"Separation." "Suppose," she thought,
"that I am really in another existence,
where then is my dear, old John, my husband?"
"Marian," she cried out, "I must go
home; at once!"
"But my dear," said Marian, "you
cannot; as a mortal you could not come
here; how then can you now go there?
Oh, Anne, there are many loved ones waiting
for you here. Many who loved you.
We knew you would arrive suddenly; we
were warned of that; I came first—it was
thought best—to prepare you for the great
"I tell you," said Anne, sharply, "I am
going home. John will miss me. I have
been too long away already."
"Your mother, Anne, she is coming,"
"Not mother, nor father, nor friends
beloved can come between John and me.
I must see John first. Something may
She looked about her. "I don't quite
know where I am. There should be people
about. I see no one to put me on
"Anne," said Marian, "neither you nor
I can find that road."
"Oh, come with me," cried Anne, "help
me to find John; I must find John."
The two women moved together hand
in hand down the hill into the valley.
"I can make out nothing in this bewildering
fog," said Anne, peering out from
under her hand. "Whenever I seem just
about to recognize a familiar place or object,
it is to be blotted out by the fog.
There was no fog before. Oh, Marian, it
should be hereabouts; our house should
Marian withdrew her hand from Anne's.
"You disturb me," she said; "what
you are doing is unlawful. Come away;
something mortal might appear. If you
will not, Anne, you drive me from you;
I dare not stay."
Anne stood alone, trying to pierce with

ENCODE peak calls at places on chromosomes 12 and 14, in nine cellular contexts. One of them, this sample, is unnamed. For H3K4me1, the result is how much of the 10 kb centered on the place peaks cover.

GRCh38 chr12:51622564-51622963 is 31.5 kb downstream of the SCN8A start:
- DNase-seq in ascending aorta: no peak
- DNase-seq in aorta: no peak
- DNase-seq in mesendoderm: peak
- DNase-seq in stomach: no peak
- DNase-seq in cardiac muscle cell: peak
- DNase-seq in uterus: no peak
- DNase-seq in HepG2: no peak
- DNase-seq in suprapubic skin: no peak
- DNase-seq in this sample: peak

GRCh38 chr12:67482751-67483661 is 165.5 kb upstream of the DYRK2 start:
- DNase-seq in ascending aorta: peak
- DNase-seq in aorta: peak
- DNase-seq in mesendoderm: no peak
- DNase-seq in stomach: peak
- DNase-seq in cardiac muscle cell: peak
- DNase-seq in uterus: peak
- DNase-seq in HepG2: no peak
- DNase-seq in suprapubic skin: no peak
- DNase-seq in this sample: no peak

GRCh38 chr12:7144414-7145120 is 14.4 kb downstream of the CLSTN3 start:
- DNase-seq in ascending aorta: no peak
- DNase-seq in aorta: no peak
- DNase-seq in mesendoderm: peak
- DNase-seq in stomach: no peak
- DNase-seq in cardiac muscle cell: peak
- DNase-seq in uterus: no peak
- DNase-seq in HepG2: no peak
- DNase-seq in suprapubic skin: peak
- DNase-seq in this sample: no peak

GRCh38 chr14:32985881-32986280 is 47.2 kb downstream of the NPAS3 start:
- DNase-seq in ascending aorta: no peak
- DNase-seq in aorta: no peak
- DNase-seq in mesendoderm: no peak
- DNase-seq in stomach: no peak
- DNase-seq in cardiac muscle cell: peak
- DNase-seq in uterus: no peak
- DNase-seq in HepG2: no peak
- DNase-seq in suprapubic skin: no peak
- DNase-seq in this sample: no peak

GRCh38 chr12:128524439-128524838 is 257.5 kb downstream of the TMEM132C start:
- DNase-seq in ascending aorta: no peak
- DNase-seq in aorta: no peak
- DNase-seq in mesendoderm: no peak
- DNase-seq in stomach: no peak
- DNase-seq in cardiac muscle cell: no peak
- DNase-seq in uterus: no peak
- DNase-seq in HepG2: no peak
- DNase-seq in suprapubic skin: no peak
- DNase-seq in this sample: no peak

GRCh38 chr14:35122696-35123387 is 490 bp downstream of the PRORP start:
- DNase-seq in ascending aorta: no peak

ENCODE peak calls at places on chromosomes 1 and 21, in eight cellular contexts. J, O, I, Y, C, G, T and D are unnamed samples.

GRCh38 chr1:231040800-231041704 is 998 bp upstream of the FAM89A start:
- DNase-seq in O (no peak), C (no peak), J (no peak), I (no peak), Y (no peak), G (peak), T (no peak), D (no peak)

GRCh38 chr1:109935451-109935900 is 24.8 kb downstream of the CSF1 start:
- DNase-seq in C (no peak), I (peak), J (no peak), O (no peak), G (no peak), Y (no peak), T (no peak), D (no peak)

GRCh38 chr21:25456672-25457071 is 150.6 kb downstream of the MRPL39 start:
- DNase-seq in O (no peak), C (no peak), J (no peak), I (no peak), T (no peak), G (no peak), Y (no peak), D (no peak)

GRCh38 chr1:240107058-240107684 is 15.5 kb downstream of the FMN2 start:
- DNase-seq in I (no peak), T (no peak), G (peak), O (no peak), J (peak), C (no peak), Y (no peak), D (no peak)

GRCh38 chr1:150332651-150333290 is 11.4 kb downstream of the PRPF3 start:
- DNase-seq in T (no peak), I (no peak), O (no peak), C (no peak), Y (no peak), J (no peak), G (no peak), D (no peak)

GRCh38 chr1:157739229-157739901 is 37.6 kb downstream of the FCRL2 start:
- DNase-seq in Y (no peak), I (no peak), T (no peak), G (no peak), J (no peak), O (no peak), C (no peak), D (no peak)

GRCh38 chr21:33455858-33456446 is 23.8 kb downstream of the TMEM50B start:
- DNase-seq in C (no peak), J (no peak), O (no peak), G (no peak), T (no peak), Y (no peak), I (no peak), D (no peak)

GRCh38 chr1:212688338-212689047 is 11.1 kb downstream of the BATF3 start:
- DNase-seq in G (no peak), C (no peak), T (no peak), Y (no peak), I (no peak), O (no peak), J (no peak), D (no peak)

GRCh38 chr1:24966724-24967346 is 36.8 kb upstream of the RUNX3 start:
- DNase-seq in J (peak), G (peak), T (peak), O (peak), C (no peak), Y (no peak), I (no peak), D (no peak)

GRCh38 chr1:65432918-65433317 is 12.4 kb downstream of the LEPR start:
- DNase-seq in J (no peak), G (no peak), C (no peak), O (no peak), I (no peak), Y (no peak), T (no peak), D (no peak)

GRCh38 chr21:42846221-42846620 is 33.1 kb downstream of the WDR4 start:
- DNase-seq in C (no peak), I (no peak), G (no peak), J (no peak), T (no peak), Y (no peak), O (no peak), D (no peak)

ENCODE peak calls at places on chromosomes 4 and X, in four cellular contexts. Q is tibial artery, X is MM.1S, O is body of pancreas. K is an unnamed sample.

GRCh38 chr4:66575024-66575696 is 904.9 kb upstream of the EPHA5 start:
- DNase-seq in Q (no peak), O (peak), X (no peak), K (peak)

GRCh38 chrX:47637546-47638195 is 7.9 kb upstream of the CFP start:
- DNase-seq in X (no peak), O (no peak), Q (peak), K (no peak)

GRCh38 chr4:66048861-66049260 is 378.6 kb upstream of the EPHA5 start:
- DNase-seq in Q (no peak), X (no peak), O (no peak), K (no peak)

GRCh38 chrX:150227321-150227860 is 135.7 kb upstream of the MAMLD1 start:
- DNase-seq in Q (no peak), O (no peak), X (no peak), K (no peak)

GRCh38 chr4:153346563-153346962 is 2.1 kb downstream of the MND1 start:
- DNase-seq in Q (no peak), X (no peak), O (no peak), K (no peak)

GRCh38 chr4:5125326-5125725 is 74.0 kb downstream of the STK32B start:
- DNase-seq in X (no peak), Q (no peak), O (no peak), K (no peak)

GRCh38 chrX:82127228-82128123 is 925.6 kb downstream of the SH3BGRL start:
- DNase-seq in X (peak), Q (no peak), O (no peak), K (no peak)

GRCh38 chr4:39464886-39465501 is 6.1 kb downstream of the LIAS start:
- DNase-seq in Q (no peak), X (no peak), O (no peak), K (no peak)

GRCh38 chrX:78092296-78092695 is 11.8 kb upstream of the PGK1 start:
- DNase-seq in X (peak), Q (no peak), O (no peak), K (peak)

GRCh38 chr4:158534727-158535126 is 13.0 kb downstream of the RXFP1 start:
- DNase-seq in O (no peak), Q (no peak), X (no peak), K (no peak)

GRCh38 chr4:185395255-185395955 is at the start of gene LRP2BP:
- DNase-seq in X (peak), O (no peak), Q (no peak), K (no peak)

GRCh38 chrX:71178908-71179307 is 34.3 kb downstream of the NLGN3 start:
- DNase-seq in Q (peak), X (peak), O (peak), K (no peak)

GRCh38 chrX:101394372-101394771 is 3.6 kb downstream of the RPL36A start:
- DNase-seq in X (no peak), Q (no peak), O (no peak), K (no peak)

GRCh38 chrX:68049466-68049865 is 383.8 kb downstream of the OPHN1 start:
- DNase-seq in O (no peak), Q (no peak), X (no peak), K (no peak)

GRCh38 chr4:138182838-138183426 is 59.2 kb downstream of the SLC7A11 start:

her gaze the fog which grew perceptibly
thinner. The elm, and then the shrubbery
of her garden began to show darkly,
like shadows. She drew closer, for now
the house itself loomed up, large and imposing,
but in some intangible way different.
The walls, the doors, the windows,
all were there, all in their appointed places.
What, then, was the indefinable change?
It used to be considered such a pleasant
house, so cheerful, so gay with its hanging
creepers, and the bright curtains at the
windows. Two years running a bird had
nested in the cornice over the porch. But
to-day it presented an aspect of gloom
that was forbidding in the extreme. It
gave the impression of a house to be
avoided, a place where wrong things had
happened, or might happen. Anne, now
that she was so near that a word spoken
aloud would reach her husband's ear, and
she had only to lift the knocker and enter
her own door, shrank back with an odd
reluctance. She would walk round to the
study first, and look through the window.
Perhaps John would be there, reading, or
writing a letter, and, without doubt, wondering
what had become of his wife. The
blinds were closed. How like John not
to think of opening them. With all the